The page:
Providence, RI resident Taylonda Vanover had a passion for baking but didn't know how to convert that talent into a living-wage job. Until she learned about Amos House. With support from Citi Foundation and LISC, Amos House is one of 40 organizations bringing job training to communities across the U.S. to help residents build fulfilling careers. Vanover shares the story of how the Culinary Education Program at Amos House helped her take her love of baking to fulltime work with a flourishing artisan doughnut bakery.
A new white paper from LISC’s Research and Evaluation team shows how revitalizing industrial districts can have an extraordinary impact in creating good jobs, activating neighborhoods and sparking local economies. Case in point: New York’s Brooklyn Navy Yard, an inspiring model for disinvested districts across the country.
Our latest LISC white paper examines emerging strategies that connect industrial district revitalization to local workforce efforts and how investments in industrial districts can fuel programs designed to train low-income residents and ensure they access local jobs. The paper takes a close look at how this plays out in the field with two case studies from Brooklyn, NY and one from Jackson, MI. Read on!Read the White Paper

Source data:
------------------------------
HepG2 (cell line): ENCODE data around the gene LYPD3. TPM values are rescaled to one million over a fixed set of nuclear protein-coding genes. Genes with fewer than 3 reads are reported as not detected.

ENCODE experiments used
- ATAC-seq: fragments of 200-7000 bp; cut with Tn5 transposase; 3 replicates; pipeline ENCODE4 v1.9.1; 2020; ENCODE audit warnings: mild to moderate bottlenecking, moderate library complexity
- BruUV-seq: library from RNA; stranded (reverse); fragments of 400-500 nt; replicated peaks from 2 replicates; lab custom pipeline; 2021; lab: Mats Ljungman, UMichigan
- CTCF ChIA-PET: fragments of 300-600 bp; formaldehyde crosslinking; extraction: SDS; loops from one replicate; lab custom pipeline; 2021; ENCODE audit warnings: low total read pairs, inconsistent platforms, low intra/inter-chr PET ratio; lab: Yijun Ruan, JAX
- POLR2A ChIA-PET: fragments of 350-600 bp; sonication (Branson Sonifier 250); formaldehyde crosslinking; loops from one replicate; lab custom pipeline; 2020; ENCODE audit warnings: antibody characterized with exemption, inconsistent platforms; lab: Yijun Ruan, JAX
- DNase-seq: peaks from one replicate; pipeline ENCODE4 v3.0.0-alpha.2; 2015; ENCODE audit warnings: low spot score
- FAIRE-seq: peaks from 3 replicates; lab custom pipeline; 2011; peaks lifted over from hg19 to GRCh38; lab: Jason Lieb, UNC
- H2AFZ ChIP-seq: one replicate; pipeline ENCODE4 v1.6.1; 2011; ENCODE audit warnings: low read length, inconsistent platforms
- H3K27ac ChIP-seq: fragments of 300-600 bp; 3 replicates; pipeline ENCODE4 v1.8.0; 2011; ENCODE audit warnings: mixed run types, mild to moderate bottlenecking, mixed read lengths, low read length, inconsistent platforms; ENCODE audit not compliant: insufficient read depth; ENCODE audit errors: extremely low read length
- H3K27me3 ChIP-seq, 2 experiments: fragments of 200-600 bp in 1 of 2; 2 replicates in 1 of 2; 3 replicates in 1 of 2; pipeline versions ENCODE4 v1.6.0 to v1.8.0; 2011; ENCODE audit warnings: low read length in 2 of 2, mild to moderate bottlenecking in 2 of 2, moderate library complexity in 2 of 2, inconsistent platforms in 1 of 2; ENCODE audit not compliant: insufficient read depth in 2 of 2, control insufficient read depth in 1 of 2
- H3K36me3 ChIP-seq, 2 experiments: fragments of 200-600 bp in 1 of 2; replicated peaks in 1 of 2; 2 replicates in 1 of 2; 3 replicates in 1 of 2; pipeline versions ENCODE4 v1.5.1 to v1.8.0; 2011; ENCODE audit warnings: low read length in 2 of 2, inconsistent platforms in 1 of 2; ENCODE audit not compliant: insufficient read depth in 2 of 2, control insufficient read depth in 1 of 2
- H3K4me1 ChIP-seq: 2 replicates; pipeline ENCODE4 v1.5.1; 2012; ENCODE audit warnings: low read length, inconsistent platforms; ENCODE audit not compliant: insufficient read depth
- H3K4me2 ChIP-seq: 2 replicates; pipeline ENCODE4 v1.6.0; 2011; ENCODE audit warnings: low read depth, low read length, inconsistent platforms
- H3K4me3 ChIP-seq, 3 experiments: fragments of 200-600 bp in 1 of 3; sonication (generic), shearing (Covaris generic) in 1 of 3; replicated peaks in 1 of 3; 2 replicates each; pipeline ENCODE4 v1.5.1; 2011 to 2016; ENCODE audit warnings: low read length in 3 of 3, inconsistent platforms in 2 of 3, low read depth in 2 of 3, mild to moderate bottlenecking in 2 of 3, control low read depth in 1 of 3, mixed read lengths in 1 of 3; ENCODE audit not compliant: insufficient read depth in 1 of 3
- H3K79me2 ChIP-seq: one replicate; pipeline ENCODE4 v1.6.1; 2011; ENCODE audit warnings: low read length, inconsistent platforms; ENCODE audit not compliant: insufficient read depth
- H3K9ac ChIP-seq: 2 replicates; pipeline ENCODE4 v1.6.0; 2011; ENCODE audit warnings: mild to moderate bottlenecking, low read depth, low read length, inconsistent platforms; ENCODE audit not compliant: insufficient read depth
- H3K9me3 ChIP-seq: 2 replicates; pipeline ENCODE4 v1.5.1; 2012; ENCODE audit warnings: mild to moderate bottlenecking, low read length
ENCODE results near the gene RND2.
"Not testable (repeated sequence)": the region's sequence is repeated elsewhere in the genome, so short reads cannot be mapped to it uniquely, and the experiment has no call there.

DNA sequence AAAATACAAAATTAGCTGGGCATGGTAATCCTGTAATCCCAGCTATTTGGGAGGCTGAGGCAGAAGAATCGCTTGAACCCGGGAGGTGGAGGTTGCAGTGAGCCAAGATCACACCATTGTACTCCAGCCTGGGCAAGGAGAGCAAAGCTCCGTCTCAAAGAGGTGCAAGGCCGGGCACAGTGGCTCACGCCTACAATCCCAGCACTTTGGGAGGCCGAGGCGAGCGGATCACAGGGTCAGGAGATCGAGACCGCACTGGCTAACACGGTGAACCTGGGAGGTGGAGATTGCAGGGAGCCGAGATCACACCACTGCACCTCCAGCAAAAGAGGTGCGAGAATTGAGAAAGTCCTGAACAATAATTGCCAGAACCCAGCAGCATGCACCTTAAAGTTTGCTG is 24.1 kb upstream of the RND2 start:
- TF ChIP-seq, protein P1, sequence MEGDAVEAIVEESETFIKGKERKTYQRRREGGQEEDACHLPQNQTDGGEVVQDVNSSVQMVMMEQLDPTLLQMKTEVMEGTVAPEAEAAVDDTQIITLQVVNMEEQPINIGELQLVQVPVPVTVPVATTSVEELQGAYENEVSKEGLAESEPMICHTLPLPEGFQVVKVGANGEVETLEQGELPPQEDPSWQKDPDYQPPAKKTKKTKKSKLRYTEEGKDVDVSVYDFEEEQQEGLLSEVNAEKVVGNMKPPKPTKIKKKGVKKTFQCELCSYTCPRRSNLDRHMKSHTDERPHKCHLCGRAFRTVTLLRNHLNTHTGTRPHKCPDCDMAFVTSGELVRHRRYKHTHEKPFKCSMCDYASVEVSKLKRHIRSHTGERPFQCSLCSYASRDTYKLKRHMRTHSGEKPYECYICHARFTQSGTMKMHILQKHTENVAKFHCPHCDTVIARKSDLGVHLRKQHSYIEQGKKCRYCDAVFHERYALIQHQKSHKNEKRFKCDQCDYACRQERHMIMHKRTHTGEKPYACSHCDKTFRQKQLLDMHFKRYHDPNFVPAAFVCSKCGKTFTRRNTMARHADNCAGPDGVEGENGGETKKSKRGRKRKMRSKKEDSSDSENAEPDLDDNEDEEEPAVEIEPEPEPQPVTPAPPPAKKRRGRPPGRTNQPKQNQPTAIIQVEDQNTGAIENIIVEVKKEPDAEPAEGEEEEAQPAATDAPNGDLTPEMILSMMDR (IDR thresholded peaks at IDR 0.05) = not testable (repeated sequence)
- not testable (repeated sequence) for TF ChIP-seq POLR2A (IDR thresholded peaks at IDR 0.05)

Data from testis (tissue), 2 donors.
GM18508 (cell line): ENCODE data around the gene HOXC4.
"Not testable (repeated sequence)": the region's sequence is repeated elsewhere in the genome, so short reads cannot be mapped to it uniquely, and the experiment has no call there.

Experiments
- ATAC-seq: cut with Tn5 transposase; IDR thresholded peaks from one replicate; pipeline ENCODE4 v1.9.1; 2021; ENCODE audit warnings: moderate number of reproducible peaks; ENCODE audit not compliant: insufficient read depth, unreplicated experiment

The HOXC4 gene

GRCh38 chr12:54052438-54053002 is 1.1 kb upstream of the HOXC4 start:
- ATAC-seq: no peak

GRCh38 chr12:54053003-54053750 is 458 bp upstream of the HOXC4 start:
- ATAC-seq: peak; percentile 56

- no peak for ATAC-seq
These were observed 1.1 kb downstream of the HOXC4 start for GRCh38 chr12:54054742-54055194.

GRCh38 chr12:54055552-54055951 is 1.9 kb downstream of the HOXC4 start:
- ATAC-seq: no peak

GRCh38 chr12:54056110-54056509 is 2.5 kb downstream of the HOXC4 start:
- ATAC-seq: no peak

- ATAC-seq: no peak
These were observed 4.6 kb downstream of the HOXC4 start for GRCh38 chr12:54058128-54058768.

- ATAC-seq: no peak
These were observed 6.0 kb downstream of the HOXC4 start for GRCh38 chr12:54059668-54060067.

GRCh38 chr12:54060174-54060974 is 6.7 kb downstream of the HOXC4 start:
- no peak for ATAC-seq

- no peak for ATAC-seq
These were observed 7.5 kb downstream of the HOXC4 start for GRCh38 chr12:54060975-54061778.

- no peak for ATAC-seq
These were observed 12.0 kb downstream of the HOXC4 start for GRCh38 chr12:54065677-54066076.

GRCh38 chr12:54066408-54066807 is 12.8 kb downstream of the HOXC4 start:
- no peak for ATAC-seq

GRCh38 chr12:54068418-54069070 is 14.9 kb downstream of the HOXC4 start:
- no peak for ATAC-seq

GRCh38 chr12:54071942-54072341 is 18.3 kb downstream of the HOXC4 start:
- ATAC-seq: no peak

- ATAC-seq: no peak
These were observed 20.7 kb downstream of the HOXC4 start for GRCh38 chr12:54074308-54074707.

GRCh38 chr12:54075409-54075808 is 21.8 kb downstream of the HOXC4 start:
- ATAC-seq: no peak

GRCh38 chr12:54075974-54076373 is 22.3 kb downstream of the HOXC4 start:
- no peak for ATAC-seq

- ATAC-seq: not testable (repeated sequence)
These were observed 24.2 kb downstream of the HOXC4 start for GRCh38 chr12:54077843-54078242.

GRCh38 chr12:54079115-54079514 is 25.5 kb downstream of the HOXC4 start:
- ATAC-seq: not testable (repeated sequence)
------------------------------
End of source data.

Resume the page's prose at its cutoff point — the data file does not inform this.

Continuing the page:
LISC Jacksonville executive director Janet Owens recently spoke with WJCT, the area’s NPR affiliate, about the city’s incentive plan to eliminate food deserts and what it will take to make that happen. Owens, who was honored with a OneJax Humanitarian Award in April for her years of service to the city, discussed how that plan will need to a range of interconnected resources. It isn’t just about adding more groceries stores, she said. Partners need to come together to close the gap on the deeper issues that prevent neighborhoods from moving forward, like housing, economic development and employment.Listen Now
Check out our top three reads of the week. They cover the challenges and opportunities facing American communities right now. This week, we’re reading an excerpt from Alexander Garvin's latest book, contemplating what constitutes a “good job” and learning about health equity in rural America.